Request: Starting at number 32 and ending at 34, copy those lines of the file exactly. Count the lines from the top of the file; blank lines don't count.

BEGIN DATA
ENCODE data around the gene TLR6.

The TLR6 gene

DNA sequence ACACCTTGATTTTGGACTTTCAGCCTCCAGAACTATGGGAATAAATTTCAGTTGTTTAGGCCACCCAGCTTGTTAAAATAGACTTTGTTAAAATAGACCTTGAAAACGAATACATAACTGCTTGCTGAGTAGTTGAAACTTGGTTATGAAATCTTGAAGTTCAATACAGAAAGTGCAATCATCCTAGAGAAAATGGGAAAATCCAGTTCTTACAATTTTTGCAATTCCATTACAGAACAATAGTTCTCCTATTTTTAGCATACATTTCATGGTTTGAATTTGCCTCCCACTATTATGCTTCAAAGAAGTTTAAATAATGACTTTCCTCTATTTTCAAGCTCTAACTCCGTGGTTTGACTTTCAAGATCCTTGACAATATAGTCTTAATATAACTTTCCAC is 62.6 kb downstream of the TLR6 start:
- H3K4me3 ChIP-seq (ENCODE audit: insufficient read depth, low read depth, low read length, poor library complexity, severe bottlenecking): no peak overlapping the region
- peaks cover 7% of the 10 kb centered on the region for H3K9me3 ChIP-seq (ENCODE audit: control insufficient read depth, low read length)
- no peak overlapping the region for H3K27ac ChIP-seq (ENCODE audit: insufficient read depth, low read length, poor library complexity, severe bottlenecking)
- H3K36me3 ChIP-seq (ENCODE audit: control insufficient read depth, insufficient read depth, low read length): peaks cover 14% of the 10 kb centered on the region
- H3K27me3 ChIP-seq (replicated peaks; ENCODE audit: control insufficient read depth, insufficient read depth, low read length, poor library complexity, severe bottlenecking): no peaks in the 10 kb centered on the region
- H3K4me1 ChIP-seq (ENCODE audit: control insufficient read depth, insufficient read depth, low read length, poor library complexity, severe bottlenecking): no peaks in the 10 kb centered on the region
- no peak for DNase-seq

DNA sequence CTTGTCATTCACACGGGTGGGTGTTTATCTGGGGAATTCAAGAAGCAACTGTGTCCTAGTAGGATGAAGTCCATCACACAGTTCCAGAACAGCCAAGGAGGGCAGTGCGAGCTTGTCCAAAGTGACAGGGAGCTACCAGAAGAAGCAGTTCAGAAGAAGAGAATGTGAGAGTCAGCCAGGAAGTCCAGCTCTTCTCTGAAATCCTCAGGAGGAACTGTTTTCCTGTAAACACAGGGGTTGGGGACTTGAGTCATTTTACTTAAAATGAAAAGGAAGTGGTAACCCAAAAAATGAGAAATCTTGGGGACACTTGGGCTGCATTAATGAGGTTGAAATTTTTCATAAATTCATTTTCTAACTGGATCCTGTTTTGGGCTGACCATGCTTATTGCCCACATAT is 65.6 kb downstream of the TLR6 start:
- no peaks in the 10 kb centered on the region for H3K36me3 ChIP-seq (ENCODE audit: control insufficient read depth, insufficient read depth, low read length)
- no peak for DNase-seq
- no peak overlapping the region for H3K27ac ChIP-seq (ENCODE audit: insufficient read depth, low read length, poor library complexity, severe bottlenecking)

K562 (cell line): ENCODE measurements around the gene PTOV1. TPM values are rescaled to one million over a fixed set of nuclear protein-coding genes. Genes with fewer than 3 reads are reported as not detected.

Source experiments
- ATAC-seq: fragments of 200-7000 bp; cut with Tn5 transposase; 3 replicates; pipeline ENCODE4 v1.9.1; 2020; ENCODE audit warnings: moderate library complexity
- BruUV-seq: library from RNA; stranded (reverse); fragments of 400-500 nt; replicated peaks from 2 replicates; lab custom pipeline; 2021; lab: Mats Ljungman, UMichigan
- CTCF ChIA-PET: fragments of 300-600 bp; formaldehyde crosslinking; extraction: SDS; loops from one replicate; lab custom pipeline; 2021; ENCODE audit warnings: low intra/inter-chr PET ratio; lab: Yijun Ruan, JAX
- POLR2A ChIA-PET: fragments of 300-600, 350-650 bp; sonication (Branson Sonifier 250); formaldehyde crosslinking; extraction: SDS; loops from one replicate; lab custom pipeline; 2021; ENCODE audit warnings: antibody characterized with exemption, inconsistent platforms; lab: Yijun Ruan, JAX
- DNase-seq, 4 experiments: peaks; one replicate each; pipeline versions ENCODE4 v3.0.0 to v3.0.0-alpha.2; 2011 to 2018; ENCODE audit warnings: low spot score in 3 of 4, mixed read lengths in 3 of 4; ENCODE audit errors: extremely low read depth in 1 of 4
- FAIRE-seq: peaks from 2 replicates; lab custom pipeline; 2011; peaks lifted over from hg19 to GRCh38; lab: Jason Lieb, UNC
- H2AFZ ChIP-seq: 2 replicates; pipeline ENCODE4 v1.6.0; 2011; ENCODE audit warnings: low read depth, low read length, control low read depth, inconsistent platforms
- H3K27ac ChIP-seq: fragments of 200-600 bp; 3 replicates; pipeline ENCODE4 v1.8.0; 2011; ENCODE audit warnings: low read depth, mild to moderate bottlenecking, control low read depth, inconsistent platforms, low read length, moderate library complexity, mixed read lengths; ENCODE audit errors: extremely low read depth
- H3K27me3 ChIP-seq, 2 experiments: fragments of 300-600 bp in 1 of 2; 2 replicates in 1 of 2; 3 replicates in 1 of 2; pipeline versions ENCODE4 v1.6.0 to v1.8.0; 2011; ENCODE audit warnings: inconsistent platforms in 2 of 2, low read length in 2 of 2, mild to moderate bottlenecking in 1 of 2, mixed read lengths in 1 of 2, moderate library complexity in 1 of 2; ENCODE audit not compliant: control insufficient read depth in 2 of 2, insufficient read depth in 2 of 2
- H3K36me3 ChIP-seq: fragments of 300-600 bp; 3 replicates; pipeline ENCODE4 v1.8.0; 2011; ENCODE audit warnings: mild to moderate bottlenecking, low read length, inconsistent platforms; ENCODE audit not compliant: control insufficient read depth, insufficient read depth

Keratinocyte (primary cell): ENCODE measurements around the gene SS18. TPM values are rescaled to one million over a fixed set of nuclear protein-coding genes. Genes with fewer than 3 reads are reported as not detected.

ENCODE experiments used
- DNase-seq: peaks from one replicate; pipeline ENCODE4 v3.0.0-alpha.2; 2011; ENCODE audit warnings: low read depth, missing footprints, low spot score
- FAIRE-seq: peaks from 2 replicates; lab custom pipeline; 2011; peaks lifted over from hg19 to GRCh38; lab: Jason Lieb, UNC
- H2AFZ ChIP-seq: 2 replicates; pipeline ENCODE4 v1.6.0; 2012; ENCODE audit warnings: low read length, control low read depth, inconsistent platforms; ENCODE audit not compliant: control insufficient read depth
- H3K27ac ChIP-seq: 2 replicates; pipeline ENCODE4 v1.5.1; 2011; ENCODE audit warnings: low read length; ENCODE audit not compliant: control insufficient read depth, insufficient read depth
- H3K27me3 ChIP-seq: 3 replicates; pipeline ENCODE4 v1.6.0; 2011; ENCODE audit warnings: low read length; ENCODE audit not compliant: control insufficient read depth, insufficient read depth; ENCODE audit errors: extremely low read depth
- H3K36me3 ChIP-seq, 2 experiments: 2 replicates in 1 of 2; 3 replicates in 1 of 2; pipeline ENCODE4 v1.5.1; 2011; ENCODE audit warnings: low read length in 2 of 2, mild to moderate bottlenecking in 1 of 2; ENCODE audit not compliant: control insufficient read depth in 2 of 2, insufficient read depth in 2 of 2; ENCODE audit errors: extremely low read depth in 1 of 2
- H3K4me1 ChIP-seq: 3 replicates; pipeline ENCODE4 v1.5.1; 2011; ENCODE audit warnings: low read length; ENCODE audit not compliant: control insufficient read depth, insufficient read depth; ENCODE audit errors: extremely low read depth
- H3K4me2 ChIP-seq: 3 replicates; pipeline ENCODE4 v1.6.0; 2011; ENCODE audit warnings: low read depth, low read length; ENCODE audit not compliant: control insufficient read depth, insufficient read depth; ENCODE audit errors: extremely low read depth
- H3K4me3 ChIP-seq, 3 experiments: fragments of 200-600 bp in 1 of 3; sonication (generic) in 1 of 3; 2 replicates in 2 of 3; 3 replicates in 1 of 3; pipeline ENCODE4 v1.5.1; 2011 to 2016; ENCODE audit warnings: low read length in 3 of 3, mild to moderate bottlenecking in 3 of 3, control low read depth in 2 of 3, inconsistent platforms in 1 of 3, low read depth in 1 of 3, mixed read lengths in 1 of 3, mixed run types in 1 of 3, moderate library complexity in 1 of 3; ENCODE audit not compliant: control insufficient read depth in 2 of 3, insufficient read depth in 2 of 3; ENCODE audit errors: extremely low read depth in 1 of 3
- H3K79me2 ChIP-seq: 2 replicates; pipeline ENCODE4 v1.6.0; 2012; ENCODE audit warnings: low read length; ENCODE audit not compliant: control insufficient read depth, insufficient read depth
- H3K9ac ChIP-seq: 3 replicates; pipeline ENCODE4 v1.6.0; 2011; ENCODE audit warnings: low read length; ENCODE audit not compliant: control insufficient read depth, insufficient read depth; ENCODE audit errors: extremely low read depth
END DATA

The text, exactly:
- H3K27ac ChIP-seq: 2 replicates; pipeline ENCODE4 v1.5.1; 2011; ENCODE audit warnings: low read length; ENCODE audit not compliant: control insufficient read depth, insufficient read depth
- H3K27me3 ChIP-seq: 3 replicates; pipeline ENCODE4 v1.6.0; 2011; ENCODE audit warnings: low read length; ENCODE audit not compliant: control insufficient read depth, insufficient read depth; ENCODE audit errors: extremely low read depth
- H3K36me3 ChIP-seq, 2 experiments: 2 replicates in 1 of 2; 3 replicates in 1 of 2; pipeline ENCODE4 v1.5.1; 2011; ENCODE audit warnings: low read length in 2 of 2, mild to moderate bottlenecking in 1 of 2; ENCODE audit not compliant: control insufficient read depth in 2 of 2, insufficient read depth in 2 of 2; ENCODE audit errors: extremely low read depth in 1 of 2